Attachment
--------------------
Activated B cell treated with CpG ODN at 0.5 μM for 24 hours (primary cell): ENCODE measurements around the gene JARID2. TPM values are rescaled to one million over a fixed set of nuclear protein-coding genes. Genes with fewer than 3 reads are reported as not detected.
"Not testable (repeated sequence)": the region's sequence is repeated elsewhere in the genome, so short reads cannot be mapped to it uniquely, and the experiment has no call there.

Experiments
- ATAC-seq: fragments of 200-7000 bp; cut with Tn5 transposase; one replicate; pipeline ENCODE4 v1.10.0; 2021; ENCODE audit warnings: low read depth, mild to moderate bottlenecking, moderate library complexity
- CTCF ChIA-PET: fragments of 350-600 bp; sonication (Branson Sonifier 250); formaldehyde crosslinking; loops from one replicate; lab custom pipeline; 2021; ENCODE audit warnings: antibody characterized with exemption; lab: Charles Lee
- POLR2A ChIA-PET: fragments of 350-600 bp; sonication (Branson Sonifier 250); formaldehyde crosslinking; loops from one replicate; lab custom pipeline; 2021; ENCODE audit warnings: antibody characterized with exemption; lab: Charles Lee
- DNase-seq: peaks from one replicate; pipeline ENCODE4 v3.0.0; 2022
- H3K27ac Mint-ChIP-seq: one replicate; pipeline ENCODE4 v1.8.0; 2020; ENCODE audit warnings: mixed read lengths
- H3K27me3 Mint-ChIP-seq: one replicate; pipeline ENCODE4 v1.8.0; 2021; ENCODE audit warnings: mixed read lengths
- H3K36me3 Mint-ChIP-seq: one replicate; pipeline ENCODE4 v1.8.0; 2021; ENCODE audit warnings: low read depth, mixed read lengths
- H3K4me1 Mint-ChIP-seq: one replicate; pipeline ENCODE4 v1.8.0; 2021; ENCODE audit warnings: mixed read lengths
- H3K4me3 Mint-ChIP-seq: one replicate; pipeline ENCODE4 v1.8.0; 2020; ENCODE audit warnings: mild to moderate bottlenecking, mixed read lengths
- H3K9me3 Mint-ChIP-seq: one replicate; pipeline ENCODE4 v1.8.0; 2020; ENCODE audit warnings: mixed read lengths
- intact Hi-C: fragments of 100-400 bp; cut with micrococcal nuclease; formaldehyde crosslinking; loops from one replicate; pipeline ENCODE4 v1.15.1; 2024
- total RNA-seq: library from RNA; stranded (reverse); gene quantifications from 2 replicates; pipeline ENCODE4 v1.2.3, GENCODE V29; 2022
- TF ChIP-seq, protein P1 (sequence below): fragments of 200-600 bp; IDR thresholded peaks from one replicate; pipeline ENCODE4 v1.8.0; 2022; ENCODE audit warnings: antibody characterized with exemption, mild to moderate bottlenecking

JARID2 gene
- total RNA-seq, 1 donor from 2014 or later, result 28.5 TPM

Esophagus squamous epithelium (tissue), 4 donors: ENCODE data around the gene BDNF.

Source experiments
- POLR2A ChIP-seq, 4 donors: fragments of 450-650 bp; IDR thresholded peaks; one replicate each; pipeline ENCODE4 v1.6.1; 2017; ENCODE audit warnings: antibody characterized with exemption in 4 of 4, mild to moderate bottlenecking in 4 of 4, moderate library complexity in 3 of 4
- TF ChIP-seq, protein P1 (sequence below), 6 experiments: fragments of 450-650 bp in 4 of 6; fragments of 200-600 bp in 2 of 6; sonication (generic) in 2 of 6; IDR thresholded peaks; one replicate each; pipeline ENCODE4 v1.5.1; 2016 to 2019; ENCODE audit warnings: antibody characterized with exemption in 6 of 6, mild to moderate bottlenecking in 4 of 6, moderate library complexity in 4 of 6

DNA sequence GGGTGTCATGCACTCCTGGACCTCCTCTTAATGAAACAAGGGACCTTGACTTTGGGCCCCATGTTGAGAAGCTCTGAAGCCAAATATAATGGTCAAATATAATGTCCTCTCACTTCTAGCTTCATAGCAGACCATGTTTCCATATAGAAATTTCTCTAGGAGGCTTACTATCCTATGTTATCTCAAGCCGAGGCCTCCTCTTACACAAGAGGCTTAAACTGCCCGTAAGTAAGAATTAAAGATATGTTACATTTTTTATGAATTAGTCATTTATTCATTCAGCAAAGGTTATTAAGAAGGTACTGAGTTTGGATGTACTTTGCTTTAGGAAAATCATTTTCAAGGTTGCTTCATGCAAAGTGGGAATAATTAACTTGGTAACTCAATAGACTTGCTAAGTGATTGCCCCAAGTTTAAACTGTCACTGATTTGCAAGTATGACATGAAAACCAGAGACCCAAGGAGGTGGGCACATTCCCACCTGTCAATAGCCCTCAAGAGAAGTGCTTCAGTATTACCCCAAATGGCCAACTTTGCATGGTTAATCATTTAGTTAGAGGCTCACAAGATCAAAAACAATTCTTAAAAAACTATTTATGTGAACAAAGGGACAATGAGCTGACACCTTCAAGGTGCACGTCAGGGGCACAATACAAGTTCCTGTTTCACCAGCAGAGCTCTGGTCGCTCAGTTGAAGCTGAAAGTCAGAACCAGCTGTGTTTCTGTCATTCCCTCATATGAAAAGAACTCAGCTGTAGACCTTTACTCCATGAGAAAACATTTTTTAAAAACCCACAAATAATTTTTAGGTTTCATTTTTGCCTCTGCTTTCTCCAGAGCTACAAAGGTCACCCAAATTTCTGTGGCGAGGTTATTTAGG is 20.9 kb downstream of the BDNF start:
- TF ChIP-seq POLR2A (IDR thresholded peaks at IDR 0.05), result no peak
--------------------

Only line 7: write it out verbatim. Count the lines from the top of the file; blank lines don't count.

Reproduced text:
- DNase-seq: peaks from one replicate; pipeline ENCODE4 v3.0.0; 2022